Robert J. Stahl, a professor emeritus at Arizona State University, filed a petition Wednesday in state District Court and says a death certificate would end tales that the Kid wasn't fatally shot by Lincoln County Sheriff Pat Garrett in Fort Sumner, the Santa Fe New Mexican reports.

    According to the official story, the brother of the outlaw's love interest tipped off Garrett, who eventually gunned down the 21-year-old Kid at the woman's Fort Sumner home.

    "Quien es?" the outlaw asked before he was shot. "Who is it?"

    Garrett later collected a $500 reward, indicating that territorial officials accepted the lawman's account.

    For decades, Billy the Kid has been an important figure in New Mexico's Old West past and any story mentioning him often generates a lot of attention, as well as a lot of disagreements over historic detail

    Some claim Garrett shot someone else, and Billy took up ranching and farming or escaped to Texas, living under an assumed name.

  • Word on the Street 2-22-15

    Teen Pulse Student Editor Tom Hanlon asked students, “What class are you most excited about taking next year?”
     

  • Youth Activity Center Schedule 2-22-15

    Monday: Ping Pong tournament

    Tuesday: “Name the President” trivia contest

    Wednesday: Movies and munchies

    Thursday: Knock-Out (weather permitting)

    Friday: Staff’s choice game or activity

    The Los Alamos Youth Activity Center is located at 475 20th Street, 662-9412. The White Rock Activity Center is located at 139 Sherwood Blvd., 672-1565.

    Memberships are free and open to all third and eighth graders.

  • Book review: A macabre yet entertaining journey

    “Assassination Vacation” brings the reader tales of the past and present through stinging, shocking, and completely irreverent humor, not to mention a wealth of knowledge and criticism.
    Sarah Vowell shares her travel experiences as she explores the history, outrageous politics, and personal stories behind the murders of three United States presidents — Abraham Lincoln, James A. Garfield, and William McKinley. One chapter is devoted to each president, with equal attention given to victim and assassin.
    Interspersed, Vowell provides copious numbers of modern-day anecdotes and accounts of the famous (and obscure) memorials raised to honor the dead past, from the Lincoln Memorial to a remote prison in the Dry Tortugas.
    She has traveled all over the country and beyond to visit John Wilkes Booth’s final resting place, scale the mountain where Theodore Roosevelt received news of McKinley’s demise, and contemplate the ocean where Garfield spent his final days.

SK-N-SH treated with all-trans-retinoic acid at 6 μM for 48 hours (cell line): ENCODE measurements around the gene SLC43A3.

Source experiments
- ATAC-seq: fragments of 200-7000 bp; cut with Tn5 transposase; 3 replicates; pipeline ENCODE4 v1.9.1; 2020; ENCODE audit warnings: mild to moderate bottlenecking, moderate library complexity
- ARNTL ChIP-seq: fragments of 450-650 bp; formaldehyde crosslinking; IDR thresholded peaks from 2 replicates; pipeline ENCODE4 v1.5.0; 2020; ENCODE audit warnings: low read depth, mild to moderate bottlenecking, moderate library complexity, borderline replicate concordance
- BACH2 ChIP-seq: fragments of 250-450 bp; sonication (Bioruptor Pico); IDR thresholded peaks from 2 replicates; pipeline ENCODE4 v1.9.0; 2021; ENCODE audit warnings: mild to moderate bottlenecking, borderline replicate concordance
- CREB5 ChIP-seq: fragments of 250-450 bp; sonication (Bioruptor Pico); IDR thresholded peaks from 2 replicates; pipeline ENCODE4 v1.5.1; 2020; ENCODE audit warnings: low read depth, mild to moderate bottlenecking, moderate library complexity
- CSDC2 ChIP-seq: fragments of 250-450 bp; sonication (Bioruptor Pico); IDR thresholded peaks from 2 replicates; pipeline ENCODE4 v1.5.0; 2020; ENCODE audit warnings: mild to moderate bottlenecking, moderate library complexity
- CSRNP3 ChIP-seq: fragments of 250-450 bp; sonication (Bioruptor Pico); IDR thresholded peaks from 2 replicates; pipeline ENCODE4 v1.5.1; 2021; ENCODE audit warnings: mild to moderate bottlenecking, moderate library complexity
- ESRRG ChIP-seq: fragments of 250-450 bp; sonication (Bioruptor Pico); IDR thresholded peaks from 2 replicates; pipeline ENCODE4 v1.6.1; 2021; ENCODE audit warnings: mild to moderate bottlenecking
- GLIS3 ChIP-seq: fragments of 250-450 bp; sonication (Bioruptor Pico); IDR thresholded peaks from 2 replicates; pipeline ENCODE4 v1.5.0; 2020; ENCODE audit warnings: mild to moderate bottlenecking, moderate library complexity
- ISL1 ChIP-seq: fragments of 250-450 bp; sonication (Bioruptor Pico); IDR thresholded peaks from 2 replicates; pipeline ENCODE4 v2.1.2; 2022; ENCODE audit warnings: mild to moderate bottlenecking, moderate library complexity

Of course, she also had to see Lincoln’s blood spattered on a very old pillowcase. Along the way, questions of morality, uncanny coincidences, and unseen connections all lie in wait. For example, the unfortunate Robert Todd Lincoln, Lincoln’s first son, was ill-fated enough to witness all three of these presidential assassinations.

  • LAHS hosts AP Night for students, parents

    Los Alamos High School hosted its annual Advanced Placement (AP) Night on Feb. 11. The event gave students and their parents, insight into the 21 AP courses offered every year, including foreign language, science, English, history, art and music.
    The LAHS AP program is available to challenge sophomores, juniors and seniors who want to learn more in depth material about the subjects they love. Courses are not offered to freshman. The classes often place teens in environments that mimic what they will experience in college.
    Students who participate in the AP program are noted to do better at the university level.
    At the end of each school year high school students take AP exams for the courses they applied for to test how well they understand the material. The test is scored on a scale from one to five with one being the lowest, five being the highest. Depending on the school a student applies to, he or she is often able to get college credit as long as he or she passes the test with a score of three or higher.
    Students who tackle AP courses must have self-discipline and drive. “I expect my AP students to work hard and have their eyes wide open to learn about how to survive at the college level with a rigorous college curriculum,” AP German teacher Anita Boshier said.

  • News for 2-22-15 to 2-28-15

    Feb. 22-28, 2015
    For information, call the Betty Ehart Senior Center (BESC) at 662-8920, the White Rock Senior Center (WRSC) at 662-8200 and “Day Out” (adult day care, 8 a.m.-4 p.m.) at 661-0081. Reservations must be made by 10 a.m. for daily lunches.
    Betty Ehart
    MONDAY
    8:30 a.m. Tax preparation (call)
    8:45 a.m.    Cardio
    10:30 a.m.    Tax preparation (call)    
    11:30 a.m.    Lunch: Chile cheese dog
    7 p.m.        Ballroom dancing
    TUESDAY
    8:45 a.m.    Variety training
    10 a.m.    Low vision/hearing             support
    11:30 a.m.    Lunch: Hot turkey             sandwich
    1 p.m.         MindBody massage
    1:30 p.m.    “Friends” meeting
    6 p.m.        Mahjong
    7 p.m.        Bridge
    7:30 p.m.    Table tennis

    WEDNESDAY
    8:30 a.m. Tax preparation (call)
    8:30 a.m.    LAVA quilters
    8:45 a.m.    Cardio Plus Exercise